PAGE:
1. Hey, my old friend Sam! I knew him well back in the early 70s – I’d moved from London to mid-Wales, to be a hippie, and was renting a house in a tiny village in the hills near Aberystwyth called Trefenter. Sam and his then-partner, Sue, lived in a primitive cottage close by, and we struck up a friendship – I was playing some guitar and doing some songwriting at the time, and Sam and I used to ‘jam’ together … we even travelled all the way down to Hampshire to do a folk club gig … Sam was an extraordinary self-taught player, and used open tunings of his own invention, in the style of John Martyn … all the harmonica playing on the LP is recorded live, played in a harness: fantastic breath control! What was odd about him was that he claimed (and still does) that he didn’t really understand where the music was coming from, and that he was being visited by some kind of spirit … he certainly used to go into some kind of trance state when he was playing … perhaps he was simply hyperventilating! At one point, Jack Bruce was allegedly keen to work with him, posibly to record, but Sam pushed the opportunity away … If Sadness Could Sing is indeed his sole album, and he moved away from music, becoming an antique dealer and horologist in the Aberystwyth area in the 80s and since. I still bump into him occasionally, and he talks wistfully about playing again, but I somehow doubt he’ll get around to it, with his work and family commitments. One of the other things about the Argo LP is that the sleeve design is the very first by Mick Rock, who went on to design some pretty famous covers. I have a mint copy in my collection, of which I’m very proud – it goes for big money these days! I still love the record, and it brings back the whole mood of those long-gone days in the hills, in our draughty cottages with sheep grazing all around. I have a lot of anecdotes and info about Sam, so if you want to hear more, do get in touch. – Cheers, Andrew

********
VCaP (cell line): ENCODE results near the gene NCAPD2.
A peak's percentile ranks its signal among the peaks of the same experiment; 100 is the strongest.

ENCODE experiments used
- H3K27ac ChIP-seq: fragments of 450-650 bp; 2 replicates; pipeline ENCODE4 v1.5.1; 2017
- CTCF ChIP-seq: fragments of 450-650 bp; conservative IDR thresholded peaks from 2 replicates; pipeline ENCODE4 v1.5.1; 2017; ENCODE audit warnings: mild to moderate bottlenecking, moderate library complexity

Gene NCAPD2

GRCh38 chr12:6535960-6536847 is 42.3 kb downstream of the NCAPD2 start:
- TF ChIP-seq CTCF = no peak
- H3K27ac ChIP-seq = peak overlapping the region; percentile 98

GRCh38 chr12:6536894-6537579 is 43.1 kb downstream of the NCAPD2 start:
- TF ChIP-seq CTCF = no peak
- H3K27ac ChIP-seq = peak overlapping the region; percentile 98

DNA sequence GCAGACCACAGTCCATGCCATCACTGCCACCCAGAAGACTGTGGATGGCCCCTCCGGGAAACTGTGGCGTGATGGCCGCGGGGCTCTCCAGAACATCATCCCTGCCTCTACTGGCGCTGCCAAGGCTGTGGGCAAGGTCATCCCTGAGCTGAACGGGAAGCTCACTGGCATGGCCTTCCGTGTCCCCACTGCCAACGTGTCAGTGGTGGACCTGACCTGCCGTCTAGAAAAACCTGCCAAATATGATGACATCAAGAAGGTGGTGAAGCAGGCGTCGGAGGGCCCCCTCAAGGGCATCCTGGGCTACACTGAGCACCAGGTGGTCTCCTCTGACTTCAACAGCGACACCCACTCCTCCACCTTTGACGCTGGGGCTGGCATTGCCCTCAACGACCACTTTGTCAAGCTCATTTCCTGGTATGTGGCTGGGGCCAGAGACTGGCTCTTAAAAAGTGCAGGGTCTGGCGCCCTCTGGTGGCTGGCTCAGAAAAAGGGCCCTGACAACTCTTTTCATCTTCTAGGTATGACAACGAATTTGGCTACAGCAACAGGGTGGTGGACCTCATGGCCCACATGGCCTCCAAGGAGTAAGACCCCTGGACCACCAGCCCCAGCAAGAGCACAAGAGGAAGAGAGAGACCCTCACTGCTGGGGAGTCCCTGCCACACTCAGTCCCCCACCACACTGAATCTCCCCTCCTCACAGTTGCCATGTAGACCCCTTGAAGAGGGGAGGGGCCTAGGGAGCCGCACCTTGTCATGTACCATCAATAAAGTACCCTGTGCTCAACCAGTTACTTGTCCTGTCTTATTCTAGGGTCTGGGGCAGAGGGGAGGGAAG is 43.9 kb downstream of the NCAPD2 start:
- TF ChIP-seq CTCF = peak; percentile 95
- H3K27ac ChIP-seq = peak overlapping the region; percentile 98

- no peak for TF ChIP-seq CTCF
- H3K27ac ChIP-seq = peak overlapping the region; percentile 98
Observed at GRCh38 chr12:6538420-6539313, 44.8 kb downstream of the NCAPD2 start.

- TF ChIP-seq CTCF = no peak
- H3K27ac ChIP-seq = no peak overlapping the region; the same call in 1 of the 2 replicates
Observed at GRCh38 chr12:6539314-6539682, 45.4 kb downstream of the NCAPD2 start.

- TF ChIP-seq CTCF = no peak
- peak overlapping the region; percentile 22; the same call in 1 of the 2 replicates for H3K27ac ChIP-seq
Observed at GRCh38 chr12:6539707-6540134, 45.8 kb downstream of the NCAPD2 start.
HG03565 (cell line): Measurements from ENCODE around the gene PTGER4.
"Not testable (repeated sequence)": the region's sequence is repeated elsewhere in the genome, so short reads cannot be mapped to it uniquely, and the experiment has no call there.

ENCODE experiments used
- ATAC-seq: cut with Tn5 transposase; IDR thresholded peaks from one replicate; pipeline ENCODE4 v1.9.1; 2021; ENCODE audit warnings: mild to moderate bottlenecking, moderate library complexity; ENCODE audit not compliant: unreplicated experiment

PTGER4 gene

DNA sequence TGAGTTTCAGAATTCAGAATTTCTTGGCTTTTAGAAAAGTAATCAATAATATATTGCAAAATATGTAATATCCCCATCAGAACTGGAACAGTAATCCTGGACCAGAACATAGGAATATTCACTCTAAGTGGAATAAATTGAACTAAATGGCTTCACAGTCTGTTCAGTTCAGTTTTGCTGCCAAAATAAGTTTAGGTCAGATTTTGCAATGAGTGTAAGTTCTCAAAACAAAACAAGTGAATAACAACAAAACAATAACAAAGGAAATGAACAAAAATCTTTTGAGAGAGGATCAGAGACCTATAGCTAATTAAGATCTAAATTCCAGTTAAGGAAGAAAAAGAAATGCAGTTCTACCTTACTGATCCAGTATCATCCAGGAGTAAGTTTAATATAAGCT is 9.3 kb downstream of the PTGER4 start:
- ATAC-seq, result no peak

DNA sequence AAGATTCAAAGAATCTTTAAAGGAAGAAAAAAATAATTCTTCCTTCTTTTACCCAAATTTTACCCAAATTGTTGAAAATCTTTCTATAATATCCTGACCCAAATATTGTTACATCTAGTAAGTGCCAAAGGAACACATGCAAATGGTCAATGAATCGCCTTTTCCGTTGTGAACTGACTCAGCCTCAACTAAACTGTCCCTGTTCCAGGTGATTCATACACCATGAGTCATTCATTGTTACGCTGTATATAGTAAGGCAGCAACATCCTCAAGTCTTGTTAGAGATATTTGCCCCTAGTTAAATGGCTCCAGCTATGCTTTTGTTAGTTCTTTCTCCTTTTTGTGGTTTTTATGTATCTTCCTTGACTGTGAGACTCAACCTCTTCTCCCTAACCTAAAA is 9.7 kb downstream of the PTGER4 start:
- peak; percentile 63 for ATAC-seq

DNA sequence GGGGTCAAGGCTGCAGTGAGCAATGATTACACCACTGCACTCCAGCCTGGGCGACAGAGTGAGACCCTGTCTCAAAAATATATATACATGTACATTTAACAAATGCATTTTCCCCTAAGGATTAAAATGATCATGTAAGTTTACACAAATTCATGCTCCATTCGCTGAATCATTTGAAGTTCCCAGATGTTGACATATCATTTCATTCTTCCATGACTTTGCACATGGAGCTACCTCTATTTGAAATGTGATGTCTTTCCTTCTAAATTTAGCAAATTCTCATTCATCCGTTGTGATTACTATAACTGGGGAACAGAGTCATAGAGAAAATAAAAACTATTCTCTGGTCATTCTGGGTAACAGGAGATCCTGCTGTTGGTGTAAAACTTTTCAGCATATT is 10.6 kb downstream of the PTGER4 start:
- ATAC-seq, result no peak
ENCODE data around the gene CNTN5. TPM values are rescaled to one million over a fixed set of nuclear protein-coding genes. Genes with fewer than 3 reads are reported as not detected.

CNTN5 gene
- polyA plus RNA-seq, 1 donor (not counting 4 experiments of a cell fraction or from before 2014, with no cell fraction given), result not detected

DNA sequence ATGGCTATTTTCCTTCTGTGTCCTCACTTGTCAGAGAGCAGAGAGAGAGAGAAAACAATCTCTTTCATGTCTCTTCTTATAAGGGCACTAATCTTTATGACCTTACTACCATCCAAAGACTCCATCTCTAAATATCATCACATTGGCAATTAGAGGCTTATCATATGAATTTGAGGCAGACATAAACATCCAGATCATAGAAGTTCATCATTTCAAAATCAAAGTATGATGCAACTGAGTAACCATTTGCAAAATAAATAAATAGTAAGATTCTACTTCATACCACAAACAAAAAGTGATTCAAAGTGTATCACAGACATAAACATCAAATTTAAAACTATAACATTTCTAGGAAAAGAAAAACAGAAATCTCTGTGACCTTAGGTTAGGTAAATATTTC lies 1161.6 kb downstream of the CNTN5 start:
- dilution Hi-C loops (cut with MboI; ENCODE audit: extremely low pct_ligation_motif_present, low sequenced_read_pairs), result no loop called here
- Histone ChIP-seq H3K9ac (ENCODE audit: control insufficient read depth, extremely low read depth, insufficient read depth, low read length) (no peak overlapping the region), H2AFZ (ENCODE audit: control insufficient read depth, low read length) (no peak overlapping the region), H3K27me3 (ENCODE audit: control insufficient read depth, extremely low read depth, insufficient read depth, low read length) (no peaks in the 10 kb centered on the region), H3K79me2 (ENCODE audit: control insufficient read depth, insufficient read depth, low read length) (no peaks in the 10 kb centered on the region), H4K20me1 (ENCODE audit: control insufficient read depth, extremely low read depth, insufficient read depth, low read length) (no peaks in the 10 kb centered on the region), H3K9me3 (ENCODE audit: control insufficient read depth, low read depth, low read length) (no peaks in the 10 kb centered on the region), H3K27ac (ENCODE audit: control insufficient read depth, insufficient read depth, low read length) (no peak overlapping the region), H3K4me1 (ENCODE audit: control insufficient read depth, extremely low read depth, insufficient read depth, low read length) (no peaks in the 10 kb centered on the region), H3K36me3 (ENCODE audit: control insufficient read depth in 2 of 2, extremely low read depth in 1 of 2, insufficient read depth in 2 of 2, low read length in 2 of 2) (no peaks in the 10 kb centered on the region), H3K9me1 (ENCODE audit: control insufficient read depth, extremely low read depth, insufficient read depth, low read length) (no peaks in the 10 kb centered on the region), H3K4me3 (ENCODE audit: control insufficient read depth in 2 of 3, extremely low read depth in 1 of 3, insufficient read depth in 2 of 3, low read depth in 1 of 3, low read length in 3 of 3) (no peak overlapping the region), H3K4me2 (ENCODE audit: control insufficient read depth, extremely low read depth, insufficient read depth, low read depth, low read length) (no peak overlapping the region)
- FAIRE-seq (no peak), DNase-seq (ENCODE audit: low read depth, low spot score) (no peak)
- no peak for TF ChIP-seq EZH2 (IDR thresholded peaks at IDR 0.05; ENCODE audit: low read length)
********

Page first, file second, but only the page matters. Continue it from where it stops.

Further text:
2. Do you have any background info, re. Big Pink Music – Korea?
    It would appear there has been a licensing agreement with them for the Sam Parry album; If Sadness Could Sing ( their catalogue no. 084 ).
    They have made an approach to us and I wanted to learn of any first hand experience with this operation – legal rights, methods, etc.

    • afraid i don’t know much about Big Pink – but i guess if they’ve made you an approach then their heart is in the right place.

      makes you wonder, though, who they got the rights for re-issuing the Sam Parry from. Decca? Universal? Sam? What happened to Midas?

      not sure about Big Pink’s distribution. they seem to be only distributing the sam parry (their cover’s a bit naff, with ‘big pink’ typed haphazardly on top of the argo logo) on eBay. at least it hasn’t reached amazon yet. have you tried asking other people who’ve had their stuff re-released by Big Pink?

      good luck with it.

      • As someone who has already purchased a title from BIG PINK LABEL namely Rab Noakes Do You See The Lights,they did a really great job of duplicating the original album artwork. in the jap mini LP style, so much so i have now purchased this SP disc via ebay, and await its arrival, hope this helps others decide to grab a great singer songwriter GEM from long ago

      • good to hear

  3. Just like buses you wait ages for then 2 come together, as previously mentioned BIG PINK from Korea re released a mini LP style of Sams album ,now the Japanese VIVID are set to release on November 24 at a whopping £50 according to Amazon, so one for the devotees only with deep pockets.